A wildlife trust has launched a campaign to save prickly creatures which are disappearing at a faster rate than tigers ahead of National Hedgehog Awareness Week.

Hedgehogs are in trouble, Surrey Wildlife Trust has warned, and the trust is calling on all animal lovers to keep an eye out for them and report their findings on a new ‘Hedgehog Hotspots’ web page.

The project is being launched to coincide with National Hedgehog Awareness Week 2017, which runs from April 30 to May 6, and is backed by the British Hedgehog Preservation Society.

Hedgehogs used to be a familiar and well-loved visitor to British gardens, but their numbers have fallen by nearly a third since 2002 – they’re disappearing faster than tigers are worldwide. In 1950 the UK population was roughly 30 million, but fewer than one million hedgehogs are left and numbers continue to decline.

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Pic credit: Gillian Day

“We want to see the declining trend in hedgehogs reversed and to help us understand more about hedgehogs across Surrey, we'd love to know whether people have seen any hedgehogs recently,” said Dawn Fielding, the trust’s wildlife gardening officer.

Hedgehogs were voted as the UK’s national species in 2013 and are a traditional icon of British wildlife.

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Hedgehogs leave their mark in the Footprint Tunnel. Pic credit: Surrey Wildlife Trust

The decline of the British hedgehog population can be blamed on declining hedgerow quality, the over-management of parks and gardens, loss of green space to paving/decking and chemical use in gardens and on farmland, which leads to fewer insects for hedgehogs to eat, a Surrey Wildlife Trust spokesperson claimed.

“Most of the hedgehogs in this country now survive in suburban areas as they have been driven out of more rural areas,” Dawn Fielding added.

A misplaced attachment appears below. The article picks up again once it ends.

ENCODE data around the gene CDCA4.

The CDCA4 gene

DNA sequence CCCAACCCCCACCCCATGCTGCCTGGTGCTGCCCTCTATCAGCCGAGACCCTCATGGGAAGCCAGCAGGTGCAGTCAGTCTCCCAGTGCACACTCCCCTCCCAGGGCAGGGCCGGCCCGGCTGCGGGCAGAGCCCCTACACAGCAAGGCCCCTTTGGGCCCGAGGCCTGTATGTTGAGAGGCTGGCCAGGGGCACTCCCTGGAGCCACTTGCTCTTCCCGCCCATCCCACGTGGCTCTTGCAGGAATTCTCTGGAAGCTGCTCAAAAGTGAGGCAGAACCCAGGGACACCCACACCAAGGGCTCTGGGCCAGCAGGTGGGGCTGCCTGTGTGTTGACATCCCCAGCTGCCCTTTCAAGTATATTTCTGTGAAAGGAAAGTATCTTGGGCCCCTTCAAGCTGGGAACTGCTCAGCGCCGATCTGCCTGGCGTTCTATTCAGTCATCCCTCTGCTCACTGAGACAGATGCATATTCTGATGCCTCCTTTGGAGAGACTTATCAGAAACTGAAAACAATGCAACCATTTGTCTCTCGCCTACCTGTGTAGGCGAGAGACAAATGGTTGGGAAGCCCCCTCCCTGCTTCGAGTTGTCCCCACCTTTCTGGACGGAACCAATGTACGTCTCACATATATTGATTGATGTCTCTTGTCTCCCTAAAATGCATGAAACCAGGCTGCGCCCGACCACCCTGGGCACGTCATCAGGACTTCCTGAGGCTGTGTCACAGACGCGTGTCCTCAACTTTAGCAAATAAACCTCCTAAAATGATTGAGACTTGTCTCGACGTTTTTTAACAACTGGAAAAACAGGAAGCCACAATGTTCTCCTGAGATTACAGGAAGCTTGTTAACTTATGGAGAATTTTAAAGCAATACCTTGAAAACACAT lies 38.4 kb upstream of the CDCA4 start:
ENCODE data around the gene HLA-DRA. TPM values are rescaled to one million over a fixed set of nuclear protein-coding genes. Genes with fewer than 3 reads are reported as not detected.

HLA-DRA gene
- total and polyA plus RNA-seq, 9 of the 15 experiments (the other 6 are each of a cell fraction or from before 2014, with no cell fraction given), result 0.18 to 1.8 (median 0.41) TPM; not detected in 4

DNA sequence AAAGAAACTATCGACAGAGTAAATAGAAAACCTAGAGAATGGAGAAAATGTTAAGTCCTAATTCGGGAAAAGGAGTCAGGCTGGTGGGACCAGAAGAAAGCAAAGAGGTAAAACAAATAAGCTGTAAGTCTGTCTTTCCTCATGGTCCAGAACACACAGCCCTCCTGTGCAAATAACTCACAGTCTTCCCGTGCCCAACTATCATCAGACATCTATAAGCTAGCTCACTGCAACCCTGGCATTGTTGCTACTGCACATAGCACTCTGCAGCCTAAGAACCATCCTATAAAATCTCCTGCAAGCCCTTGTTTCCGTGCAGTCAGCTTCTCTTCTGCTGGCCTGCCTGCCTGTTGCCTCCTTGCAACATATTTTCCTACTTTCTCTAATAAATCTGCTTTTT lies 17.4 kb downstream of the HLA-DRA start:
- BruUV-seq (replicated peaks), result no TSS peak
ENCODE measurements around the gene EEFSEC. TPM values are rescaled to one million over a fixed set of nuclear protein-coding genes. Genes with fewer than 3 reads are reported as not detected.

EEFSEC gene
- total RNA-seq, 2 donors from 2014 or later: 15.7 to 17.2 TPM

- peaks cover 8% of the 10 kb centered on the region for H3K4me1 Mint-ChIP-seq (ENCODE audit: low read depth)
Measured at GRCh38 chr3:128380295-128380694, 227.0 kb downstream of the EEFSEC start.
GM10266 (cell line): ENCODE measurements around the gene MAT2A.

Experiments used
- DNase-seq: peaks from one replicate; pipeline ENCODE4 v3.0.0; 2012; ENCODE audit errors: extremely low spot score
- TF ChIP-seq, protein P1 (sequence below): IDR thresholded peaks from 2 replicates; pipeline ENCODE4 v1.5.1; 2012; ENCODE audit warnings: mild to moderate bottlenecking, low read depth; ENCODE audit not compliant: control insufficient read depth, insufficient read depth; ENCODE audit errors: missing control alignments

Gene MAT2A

“But they are still not entirely safe even in our well-manicured back gardens. They can end up as road kill on local roads or be harmed by lawnmowers and bonfires, and they’re increasingly under threat from the effects of climate change, which can potentially alter their hibernation behaviour - so they desperately need our help.”

Here are the Trust’s five top tips to help hedgehogs in Surrey:

• Cut a small hole in the base of your garden fence to provide a corridor for hedgehogs to move between gardens. They can travel up to 2km a night!

• Reduce garden pesticides and ditch the slug pellets - let hedgehogs be your pest control.

• Keep a messy garden, leaving hedgehogs piles of leaves, long grass and logs to hide/feed in.

• Check compost heaps and bonfires for hedgehogs before digging in a fork or setting alight.

• Cover drains or deep holes and provide escape routes from ponds to prevent hedgehogs from getting stuck or drowning.

To report a sighting of a hedgehog anywhere in Surrey, visit the trust’s ‘Hedgehog Hotspots’ web page and enter the postcode of the sighting, whether the animal was dead or alive, how many hedgehogs were there and what they were doing.